Orbital Mechanics

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  • Edition: 2nd
  • Format: Hardcover
  • Copyright: 2012-12-12
  • Publisher: Oxford University Press

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One of the major challenges of modern space mission design is the orbital mechanics -- determining how to get a spacecraft to its destination using a limited amount of propellant. Recent missions such as Voyager and Galileo required gravity assist maneuvers at several planets to accomplishtheir objectives. Today's students of aerospace engineering face the challenge of calculating these types of complex spacecraft trajectories. This classroom-tested textbook takes its title from an elective course which has been taught to senior undergraduates and first-year graduate students forthe past 22 years. The subject of orbital mechanics is developed starting from the first principles, using Newton's laws of motion and the law of gravitation to prove Kepler's empirical laws of planetary motion. Unlike many texts the authors also use first principles to derive other importantresults including Kepler's equation, Lambert's time-of-flight equation, the rocket equation, the Hill-Clohessy-Wiltshire equations of relative motion, Gauss' equations for the variation of the elements, and the Gauss and Laplace methods of orbit determination. The subject of orbit transfer receivesspecial attention. Optimal orbit transfers such as the Hohmann transfer, minimum-fuel transfers using more than two impulses, and non-coplanar orbital transfer are discussed. Patched-conic interplanetary trajectories including gravity-assist maneuvers are the subject of an entire chapter and areparticularly relevant to modern space missions.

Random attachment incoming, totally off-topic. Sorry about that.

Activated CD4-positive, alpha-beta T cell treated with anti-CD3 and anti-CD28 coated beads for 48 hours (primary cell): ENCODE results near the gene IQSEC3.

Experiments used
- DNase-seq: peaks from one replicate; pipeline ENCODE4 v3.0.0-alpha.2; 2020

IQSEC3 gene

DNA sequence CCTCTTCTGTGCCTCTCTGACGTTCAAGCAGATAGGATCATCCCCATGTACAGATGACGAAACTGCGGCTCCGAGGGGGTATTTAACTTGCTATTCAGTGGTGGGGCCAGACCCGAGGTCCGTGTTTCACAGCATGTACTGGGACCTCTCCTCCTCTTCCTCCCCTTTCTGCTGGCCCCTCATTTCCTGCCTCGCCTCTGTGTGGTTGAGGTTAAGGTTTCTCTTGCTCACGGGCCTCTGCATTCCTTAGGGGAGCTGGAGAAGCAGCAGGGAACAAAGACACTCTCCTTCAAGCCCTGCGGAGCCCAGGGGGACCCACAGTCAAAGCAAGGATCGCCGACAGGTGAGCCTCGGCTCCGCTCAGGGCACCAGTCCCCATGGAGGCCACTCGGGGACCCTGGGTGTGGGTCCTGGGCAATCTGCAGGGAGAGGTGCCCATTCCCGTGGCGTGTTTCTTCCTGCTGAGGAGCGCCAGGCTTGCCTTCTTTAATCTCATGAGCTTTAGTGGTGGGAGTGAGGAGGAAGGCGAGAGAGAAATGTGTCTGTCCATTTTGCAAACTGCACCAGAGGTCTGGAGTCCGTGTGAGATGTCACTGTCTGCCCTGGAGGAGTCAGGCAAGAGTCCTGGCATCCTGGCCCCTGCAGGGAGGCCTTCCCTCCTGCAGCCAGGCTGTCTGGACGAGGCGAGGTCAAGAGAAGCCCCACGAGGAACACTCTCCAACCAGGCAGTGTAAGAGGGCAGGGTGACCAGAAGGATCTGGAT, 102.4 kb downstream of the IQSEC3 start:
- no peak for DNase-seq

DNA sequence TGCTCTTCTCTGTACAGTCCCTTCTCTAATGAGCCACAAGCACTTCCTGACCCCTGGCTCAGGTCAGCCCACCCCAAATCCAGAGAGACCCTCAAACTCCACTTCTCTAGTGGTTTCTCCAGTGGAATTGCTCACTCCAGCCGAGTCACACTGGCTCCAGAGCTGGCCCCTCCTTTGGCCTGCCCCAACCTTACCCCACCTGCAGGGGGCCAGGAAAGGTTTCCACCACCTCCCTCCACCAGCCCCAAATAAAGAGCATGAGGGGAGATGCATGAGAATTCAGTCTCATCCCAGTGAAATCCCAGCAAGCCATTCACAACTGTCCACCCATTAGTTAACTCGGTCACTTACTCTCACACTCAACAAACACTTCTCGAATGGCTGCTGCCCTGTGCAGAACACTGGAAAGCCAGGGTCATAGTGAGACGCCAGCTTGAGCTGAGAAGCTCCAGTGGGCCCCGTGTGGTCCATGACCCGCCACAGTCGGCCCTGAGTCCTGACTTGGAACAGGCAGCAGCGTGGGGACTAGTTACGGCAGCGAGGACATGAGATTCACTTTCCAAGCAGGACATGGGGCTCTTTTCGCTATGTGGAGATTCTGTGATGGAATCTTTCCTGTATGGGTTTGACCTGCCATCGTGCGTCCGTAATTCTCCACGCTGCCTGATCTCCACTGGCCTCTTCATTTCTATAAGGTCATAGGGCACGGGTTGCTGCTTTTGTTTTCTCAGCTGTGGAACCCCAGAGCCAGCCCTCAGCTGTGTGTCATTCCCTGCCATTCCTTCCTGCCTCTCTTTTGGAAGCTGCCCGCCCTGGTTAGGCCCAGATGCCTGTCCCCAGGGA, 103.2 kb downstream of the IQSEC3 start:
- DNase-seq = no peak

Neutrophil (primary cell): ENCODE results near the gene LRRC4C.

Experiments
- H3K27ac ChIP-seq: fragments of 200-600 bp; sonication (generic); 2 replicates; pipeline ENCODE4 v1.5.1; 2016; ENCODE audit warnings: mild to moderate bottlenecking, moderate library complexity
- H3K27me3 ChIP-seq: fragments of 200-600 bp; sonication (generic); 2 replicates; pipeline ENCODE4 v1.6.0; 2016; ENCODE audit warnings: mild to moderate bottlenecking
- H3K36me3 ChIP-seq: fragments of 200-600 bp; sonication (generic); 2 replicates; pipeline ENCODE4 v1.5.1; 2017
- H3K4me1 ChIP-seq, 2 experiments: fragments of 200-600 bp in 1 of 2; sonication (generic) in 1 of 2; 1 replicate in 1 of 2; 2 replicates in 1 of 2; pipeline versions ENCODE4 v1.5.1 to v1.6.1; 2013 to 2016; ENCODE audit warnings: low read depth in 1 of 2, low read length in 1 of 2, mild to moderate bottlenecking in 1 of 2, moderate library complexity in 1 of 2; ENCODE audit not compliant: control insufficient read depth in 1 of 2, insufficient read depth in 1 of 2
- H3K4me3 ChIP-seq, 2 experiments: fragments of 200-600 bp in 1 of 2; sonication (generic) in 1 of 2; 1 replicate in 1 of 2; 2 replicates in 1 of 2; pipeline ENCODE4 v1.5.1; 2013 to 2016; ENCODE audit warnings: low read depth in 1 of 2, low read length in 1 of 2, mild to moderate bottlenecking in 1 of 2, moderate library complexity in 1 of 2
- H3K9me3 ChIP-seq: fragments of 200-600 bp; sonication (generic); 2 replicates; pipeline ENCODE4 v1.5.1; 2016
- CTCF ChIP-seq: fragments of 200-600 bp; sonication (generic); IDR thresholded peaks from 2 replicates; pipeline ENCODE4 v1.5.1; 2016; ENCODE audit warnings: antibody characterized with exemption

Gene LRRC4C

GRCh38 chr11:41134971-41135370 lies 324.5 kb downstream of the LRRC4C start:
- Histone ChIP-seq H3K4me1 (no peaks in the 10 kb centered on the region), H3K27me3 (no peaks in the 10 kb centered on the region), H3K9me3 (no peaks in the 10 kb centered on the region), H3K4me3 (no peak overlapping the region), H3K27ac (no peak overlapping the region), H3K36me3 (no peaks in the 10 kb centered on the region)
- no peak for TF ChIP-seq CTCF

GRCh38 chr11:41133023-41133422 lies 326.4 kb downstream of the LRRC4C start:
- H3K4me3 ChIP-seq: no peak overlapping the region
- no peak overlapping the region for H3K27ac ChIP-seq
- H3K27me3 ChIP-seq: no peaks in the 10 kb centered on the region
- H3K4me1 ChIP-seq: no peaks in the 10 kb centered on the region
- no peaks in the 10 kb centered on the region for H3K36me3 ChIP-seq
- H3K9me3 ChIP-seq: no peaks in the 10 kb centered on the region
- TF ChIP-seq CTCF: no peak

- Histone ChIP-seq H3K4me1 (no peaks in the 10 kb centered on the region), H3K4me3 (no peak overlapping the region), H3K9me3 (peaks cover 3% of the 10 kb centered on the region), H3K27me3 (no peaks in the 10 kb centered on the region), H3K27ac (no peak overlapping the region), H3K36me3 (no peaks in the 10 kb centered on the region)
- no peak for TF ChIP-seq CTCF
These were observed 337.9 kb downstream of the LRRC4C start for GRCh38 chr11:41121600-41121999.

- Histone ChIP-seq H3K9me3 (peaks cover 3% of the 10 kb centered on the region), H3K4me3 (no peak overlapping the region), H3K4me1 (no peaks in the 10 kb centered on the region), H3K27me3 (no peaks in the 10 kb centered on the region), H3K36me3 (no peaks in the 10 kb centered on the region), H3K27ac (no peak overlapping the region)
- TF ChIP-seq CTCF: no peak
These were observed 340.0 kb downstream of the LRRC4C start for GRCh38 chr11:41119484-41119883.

Author Biography

John E. Prussing is Professor Emeritus of Aerospace Engineering at the University of Illinois at Urbana-Champaign.

Bruce A. Conway is Professor of Aerospace Engineering at the University of Illinois at Urbana-Champaign.

Table of Contents

Each Chapter ends with References and Problems.

Chapter 1: The n-Body Problem
1.1 Introduction
1.2 Equations of Motion for the n-Body Problem
1.3 Justification of the Two-Body Model
1.4 The Two-Body Problem
1.5 The Elliptic Orbit
1.6 Parabolic, Hyperbolic, and Rectilinear Orbits
1.7 Energy of the Orbit

Chapter 2: Position in Orbit as a Function of Time
2.1 Introduction
2.2 Position and Time in an Elliptic Orbit
2.3 Solution for the Eccentric Anomaly
2.4 The f and g Functions and Series
2.5 Position versus Time in Hyperbolic and Parabolic Orbits: Universal Variables

Chapter 3: The Orbit in Space
3.1 Introduction
3.2 The Orbital Elements
3.3 Determining the Orbital Elements from r and v
3.4 Velocity Hodographs

Chapter 4: The Three-Body Problem
4.1 Introduction
4.2 Stationary Solutions of the Three-Body Problem
4.3 The Circular Restricted Problem
4.4 Surfaces of Zero Velocity
4.5 Stability of the Equilibrium Points
4.6 Periodic Orbits in the Restricted Case
4.7 Invariant Manifolds
4.8 Special Solutions

Chapter 5: Lambert's Problem